Four people have died and thousands have fled as the "strongest tropical cyclone to make landfall in world history", Super Typhoon Haiyan, hits the central Philippines.
Amid fears of "catastrophic damage," the country is suffering winds of up to 195mph. More than one million people have been evacuated from areas in the path of the extreme weather.
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The victims are reported to include a mother and child who drowned in South Cotabato, and a boy who was struck by lightning in Zamboanga City.
AP said a fourth was killed by a falling tree but the death toll was expected to rise as the worst affected areas are currently cut off.
Up to 12 million people live in the affected areas, including the tourist districts of Leyte Island and Borocay Island.
President Benigno Aquino III threatened to use guns to force people living in high-risk areas, including 100 coastal communities, to move in a desperate bid to save lives.
"No typhoon can bring Filipinos to their knees if we'll be united," Mr Aquino said in a televised address.
Known locally as Super Typhoon Yolanda, desperate measure are being taken in preparation for the category-five storm, which made landfall early near Guiuan around 5am local time.
According to Reuters, the storm pushed surges of giant waves, some more than 5 metres, which lashed coastal islands. Heavy rainfall is expected to lead to flooding.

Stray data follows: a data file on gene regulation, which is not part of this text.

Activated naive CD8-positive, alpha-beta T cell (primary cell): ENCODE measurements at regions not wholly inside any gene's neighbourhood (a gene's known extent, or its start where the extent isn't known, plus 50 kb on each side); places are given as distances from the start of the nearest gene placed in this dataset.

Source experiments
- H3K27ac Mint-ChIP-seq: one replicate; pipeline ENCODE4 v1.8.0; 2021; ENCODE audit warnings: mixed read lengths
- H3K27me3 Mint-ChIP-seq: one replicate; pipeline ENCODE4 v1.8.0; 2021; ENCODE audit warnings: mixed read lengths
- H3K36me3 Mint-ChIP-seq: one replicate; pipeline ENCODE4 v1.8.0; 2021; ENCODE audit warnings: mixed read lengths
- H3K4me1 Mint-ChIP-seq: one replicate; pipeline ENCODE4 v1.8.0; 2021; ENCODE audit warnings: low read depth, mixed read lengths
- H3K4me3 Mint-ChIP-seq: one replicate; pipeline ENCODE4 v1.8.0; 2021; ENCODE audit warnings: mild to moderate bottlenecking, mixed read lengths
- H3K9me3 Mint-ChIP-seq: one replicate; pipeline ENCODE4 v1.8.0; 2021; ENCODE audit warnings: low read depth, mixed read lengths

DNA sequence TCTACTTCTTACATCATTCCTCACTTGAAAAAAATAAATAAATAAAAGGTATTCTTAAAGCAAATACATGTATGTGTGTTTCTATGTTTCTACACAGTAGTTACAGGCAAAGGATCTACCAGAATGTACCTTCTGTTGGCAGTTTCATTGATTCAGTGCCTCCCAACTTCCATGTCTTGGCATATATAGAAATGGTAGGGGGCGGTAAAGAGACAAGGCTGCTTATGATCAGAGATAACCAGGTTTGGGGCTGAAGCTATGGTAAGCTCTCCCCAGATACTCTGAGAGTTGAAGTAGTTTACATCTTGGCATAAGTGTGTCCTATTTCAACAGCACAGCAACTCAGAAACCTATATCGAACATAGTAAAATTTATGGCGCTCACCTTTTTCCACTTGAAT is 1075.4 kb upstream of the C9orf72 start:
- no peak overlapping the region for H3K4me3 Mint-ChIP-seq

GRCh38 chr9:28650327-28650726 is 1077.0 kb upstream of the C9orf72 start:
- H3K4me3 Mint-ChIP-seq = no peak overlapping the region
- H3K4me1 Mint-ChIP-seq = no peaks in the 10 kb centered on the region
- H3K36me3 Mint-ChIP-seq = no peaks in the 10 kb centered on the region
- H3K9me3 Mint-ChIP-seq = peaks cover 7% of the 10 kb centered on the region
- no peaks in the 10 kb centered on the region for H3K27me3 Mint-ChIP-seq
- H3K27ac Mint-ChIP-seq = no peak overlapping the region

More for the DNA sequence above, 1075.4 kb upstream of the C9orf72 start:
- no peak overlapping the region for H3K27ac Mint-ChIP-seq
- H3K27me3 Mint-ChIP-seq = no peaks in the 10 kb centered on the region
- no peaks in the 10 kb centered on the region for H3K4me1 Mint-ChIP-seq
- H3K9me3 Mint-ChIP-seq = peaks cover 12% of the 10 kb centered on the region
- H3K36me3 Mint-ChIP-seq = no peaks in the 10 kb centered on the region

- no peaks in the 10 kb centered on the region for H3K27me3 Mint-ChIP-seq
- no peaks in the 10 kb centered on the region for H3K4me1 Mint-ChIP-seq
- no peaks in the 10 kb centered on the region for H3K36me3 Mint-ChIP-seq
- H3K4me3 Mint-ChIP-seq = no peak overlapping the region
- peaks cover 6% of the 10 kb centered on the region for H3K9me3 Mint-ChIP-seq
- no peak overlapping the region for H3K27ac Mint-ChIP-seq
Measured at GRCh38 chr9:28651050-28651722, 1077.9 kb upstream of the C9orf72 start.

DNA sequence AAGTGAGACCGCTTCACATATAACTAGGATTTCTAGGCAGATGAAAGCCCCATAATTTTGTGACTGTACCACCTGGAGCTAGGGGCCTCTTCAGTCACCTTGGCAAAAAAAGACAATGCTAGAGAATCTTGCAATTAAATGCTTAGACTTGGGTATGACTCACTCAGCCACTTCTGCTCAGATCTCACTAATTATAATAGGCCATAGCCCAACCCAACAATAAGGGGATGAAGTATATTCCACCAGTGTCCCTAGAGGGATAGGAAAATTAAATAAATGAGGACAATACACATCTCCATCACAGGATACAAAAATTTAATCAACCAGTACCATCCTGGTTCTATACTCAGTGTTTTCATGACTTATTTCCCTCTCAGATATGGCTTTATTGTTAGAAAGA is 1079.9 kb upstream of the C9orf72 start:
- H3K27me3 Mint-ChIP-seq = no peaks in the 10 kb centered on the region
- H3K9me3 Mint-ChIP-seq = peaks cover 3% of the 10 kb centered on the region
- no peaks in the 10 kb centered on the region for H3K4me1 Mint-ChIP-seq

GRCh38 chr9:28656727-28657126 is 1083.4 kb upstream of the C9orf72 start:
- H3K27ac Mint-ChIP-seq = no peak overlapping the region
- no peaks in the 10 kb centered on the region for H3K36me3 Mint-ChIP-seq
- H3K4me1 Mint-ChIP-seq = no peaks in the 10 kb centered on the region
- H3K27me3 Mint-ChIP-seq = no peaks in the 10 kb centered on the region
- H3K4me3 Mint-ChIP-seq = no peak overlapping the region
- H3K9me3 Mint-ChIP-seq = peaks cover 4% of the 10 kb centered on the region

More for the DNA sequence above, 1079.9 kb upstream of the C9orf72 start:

The region, which is still recovering from being hit by a 7.3-magnitude earthquake in October, is expecting to suffer huge devastation, with meteorologist Eric Holthaus, tweeting that Haiyan could prove the "strongest landfall in history".
At the moment the cyclone is about 300miles across. It is expected to pass over the south end of Mindoro Island around noon on Friday, hitting Busuanga at about 1pm.
What we are watching has never been seen before in real-time. #YolandaPH is making landfall likely near theoretical maximum strength.— Eric Holthaus (@EricHolthaus) November 7, 2013
More than 5,000 people are currently without homes due to the quake, with the storm expecting to hamper current relief efforts, with all transportation suspended.
Jeff Masters, a former hurricane meteorologist who is a director at the private firm Weather Underground, warned that there would be "catastrophic damage".
He told Sky News: "195mph winds; there aren't too many buildings constructed that can withstand that kind of wind. The wind damage should be the most extreme in Philippines' history."
According to Andrew Freedman of Climate Central, the super typhoon has "estimated maximum sustained winds of 195mph with gusts above 220mph, which puts the storm in extraordinarily rare territory".
Meteorologists fear that it could even intensify further as it approaches the Vietnamese coast.
Only three storms have boasted similar sustained wind speeds in recent history.